Innate immunity, infection and inflammation

Innate immunity lies at the heart of human disease 

The innate immune system is our body’s first line of defence. When this system senses danger, for example an injury or a pathogen, it responds by initiating inflammation. Macrophages are key cellular components of innate immunity, with important roles in coordinating inflammatory responses and in destroying invading microorganisms.

When their functions are dysregulated, macrophages can trigger inappropriate or excessive inflammation, which is a key driver of many common diseases. The Sweet Group studies the genes and pathways that lead to inappropriate inflammatory responses in macrophages, with the goal of targeting these pathways to develop novel anti-inflammatory therapies.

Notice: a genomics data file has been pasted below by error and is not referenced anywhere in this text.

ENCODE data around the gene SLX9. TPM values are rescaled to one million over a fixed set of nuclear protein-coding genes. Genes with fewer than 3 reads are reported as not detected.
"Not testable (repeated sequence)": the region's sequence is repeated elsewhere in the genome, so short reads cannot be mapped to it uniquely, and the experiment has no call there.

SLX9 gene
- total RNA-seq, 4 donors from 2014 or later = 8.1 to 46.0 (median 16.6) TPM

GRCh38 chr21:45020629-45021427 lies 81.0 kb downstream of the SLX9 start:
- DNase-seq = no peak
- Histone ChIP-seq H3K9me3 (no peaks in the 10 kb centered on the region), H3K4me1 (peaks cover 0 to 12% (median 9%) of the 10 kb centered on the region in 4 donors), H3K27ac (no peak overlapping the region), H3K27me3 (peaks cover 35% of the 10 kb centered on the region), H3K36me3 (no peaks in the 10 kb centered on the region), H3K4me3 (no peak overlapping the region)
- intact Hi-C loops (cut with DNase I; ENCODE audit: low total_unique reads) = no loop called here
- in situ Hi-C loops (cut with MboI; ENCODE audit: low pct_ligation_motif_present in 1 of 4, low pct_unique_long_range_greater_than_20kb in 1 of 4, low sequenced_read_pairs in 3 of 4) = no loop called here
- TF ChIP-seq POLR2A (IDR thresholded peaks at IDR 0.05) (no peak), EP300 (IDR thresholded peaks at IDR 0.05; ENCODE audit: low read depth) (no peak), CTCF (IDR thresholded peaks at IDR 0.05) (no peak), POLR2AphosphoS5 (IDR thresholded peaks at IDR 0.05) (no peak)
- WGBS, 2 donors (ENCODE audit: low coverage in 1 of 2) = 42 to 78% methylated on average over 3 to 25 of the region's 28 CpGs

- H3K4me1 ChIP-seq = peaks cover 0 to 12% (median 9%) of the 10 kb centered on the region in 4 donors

Macrophages employ an arsenal of weaponry to destroy invading microorganisms, but many important human pathogens can disarm macrophages to establish an infection and cause disease. The Sweet Group also characterizes macrophage antimicrobial responses against bacterial pathogens, so that these pathways can be exploited for the development of new anti-infective agents.

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Prof Matt Sweet

Professor Matt Sweet

Group Leader, Cell Biology and Molecular Medicine Division
Director, Centre for Inflammation and Disease Research

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